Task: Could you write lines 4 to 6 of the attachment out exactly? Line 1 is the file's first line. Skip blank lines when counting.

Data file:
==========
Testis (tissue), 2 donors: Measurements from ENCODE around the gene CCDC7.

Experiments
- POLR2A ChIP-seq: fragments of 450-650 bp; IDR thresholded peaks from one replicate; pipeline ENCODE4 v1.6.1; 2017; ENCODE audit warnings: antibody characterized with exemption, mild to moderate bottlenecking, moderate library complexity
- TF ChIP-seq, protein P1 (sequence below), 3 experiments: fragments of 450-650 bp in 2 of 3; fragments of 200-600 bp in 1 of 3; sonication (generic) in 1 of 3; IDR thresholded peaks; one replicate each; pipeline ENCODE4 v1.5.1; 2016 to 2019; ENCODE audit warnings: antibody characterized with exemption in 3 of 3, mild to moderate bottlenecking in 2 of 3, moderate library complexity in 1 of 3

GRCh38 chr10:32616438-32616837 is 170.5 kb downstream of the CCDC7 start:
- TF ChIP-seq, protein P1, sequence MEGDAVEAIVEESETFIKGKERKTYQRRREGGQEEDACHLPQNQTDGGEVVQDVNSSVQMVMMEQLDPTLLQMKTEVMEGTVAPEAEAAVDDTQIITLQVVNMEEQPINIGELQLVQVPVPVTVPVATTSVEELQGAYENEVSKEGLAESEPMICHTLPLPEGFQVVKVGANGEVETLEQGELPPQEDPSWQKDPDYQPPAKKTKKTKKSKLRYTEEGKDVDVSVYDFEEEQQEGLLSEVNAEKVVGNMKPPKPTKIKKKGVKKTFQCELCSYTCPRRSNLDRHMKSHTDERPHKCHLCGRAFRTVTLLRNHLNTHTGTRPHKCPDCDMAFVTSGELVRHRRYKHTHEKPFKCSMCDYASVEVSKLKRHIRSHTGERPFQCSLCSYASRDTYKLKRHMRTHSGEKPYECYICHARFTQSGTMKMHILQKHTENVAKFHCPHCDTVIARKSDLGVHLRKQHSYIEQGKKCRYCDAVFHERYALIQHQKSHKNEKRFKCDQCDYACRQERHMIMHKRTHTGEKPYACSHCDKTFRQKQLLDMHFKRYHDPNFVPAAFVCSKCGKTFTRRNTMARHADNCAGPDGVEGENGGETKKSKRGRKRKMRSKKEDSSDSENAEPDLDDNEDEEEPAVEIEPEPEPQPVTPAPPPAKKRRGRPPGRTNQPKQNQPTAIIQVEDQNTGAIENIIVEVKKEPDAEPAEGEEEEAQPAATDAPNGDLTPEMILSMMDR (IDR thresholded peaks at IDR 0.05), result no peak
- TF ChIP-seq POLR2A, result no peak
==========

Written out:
- TF ChIP-seq, protein P1 (sequence below), 3 experiments: fragments of 450-650 bp in 2 of 3; fragments of 200-600 bp in 1 of 3; sonication (generic) in 1 of 3; IDR thresholded peaks; one replicate each; pipeline ENCODE4 v1.5.1; 2016 to 2019; ENCODE audit warnings: antibody characterized with exemption in 3 of 3, mild to moderate bottlenecking in 2 of 3, moderate library complexity in 1 of 3

GRCh38 chr10:32616438-32616837 is 170.5 kb downstream of the CCDC7 start:
- TF ChIP-seq, protein P1, sequence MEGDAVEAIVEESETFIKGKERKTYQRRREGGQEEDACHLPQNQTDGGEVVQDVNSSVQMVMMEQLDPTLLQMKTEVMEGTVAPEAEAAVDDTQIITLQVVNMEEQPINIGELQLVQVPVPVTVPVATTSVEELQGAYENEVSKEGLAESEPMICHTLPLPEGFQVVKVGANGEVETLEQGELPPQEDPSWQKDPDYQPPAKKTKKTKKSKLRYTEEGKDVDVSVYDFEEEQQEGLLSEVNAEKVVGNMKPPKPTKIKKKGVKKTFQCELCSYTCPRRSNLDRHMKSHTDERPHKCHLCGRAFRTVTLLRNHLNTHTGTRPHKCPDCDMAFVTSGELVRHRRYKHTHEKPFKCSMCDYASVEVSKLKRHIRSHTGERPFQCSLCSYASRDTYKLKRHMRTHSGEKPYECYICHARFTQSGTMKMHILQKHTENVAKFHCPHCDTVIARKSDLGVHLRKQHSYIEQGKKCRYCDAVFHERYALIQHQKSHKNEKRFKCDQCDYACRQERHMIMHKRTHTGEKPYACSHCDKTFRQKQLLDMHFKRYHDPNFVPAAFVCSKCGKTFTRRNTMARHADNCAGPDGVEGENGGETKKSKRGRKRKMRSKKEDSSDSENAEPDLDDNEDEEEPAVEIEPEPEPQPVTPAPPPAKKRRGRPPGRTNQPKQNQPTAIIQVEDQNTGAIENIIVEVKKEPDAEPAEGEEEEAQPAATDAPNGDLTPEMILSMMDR (IDR thresholded peaks at IDR 0.05), result no peak